The Weather Observer’s Handbook by Stephen Burt
128 b/w illus. 2 maps 50 tables
Dimensions: 254 x 178 mm
Just published and in stock
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The Weather Observer’s Handbook provides a comprehensive, practical and independent guide to all aspects of making weather observations. Automatic weather stations today form the mainstay of both amateur and professional weather observing networks around the world and yet – prior to this book – there existed no independent guide to their selection and use.
Traditional and modern weather instruments are covered, including how best to choose and to site a weather station, how to get the best out of your equipment, how to store and analyse your records and how to share your observations with other people and across the Internet. From amateur observers looking for help in choosing their first weather instruments on a tight budget to professional observers looking for a comprehensive and up-to-date guide covering World Meteorological Organization recommendations on observing methods and practices, all will welcome this handbook.
- Unique and authoritative: information not available anywhere else in one place;
- Global coverage;
- Independent and comprehensive content;
Sophisticated equipment for weather observing is now within reach of more people than ever. Yet a poorly sited station or a wrongly interpreted report can do more harm than good. With this marvellous book, Stephen Burt has given us a very practical and helpful guide to installing and using one’s own reporting station, enhanced with perspective drawn from the centuries-long history of meteorological instrumentation. The Weather Observer’s Handbook is an ideal companion to the practice of monitoring the atmosphere.
Robert Henson, author of The Rough Guide to Weather and The Rough Guide to Climate Change
We have many amateur members and schools in our Society and I’m often asked if I can recommend a good book to help them in their observing exploits: well now I can … If you have an interest in observing the weather then this book is as essential as your observing equipment.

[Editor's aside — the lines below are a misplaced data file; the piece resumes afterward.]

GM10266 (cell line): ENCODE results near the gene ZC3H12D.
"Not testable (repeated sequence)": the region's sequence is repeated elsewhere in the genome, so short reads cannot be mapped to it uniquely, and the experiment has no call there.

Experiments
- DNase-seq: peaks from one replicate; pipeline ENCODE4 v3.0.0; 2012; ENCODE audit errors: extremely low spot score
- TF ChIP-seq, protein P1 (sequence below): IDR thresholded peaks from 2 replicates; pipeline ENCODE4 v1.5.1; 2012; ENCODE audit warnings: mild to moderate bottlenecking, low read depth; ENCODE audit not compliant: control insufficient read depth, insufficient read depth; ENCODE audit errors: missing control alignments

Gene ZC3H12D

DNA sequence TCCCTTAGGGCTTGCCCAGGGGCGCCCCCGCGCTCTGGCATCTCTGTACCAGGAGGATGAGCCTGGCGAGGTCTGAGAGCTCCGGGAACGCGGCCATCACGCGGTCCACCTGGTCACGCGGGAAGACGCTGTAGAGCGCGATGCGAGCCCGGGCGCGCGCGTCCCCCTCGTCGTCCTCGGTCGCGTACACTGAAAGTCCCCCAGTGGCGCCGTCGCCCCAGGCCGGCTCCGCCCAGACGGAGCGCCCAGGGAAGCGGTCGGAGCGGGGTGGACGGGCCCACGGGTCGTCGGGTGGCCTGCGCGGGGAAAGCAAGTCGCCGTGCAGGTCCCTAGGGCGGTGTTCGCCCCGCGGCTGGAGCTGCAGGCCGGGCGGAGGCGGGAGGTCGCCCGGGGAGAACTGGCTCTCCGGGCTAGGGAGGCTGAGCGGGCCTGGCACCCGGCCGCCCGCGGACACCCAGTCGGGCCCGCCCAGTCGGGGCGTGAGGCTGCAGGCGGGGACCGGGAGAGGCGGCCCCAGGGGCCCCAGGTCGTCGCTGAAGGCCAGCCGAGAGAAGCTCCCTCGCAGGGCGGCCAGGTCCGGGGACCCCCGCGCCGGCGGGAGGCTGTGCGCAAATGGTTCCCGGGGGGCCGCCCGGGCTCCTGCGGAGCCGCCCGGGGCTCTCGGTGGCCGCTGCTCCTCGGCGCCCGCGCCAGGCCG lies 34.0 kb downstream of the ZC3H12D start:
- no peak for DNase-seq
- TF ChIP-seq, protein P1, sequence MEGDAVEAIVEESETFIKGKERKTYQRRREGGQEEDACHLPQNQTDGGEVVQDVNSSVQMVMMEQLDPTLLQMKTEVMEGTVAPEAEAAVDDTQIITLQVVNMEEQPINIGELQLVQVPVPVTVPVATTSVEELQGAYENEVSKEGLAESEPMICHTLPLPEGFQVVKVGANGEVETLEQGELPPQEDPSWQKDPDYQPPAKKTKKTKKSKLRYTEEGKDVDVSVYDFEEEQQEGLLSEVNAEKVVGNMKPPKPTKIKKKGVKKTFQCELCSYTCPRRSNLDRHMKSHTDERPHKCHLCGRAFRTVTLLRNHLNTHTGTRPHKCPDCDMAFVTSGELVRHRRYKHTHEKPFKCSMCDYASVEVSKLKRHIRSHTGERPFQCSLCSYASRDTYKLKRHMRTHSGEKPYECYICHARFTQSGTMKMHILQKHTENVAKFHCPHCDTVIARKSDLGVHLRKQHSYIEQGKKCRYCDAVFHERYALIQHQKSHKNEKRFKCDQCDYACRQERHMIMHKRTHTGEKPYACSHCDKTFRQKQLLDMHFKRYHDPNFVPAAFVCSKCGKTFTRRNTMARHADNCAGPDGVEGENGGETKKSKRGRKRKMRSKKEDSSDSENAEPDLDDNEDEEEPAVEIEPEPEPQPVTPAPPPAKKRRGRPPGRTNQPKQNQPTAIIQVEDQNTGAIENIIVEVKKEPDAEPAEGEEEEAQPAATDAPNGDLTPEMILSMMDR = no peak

Paul Hardaker, Chief Executive, Royal Meteorological Society
I like this book very much. I am a lifelong weather observer and user of weather data both as an amateur and a career professional – spanning the years from manual-only to globally-networked automated observing systems. This book answers so many of the questions I have had over the decades and the many questions I continue to field – from fresh beginners, to experienced amateurs and on to a wide range of professionals. At last I have a single book that I can point people to. It is comprehensive and scientifically rigorous – yet very readable. Thank you, Stephen – well done.
Nolan Doesken, Colorado State Climatologist, former President of the American Association of State Climatologists, and founder of the Community Collaborative Rain, Hail and Snow (CoCoRaHS) network
Table of contents
Part I. The Basics:
- Why measure the weather? A history of meteorological observations
- Choosing a weather station
- Buying a weather station
- Site and exposure – the basics
Part II. Measuring the Weather:
- Measuring the temperature of the air
- Measuring precipitation
- Measuring atmospheric pressure
- Measuring humidity
- Measuring wind speed and direction
- Measuring grass and earth temperature
- Measuring sunshine and solar radiation
- Observing hours and time standards
- Dataloggers and AWS software
- Non-instrumental weather observing
- Metadata – what is it, and why is it important?
Part III. Making the Most of your Observations:
- Collecting and storing data
- Making sense of the data avalanche
- Sharing your observations
- Summary and getting started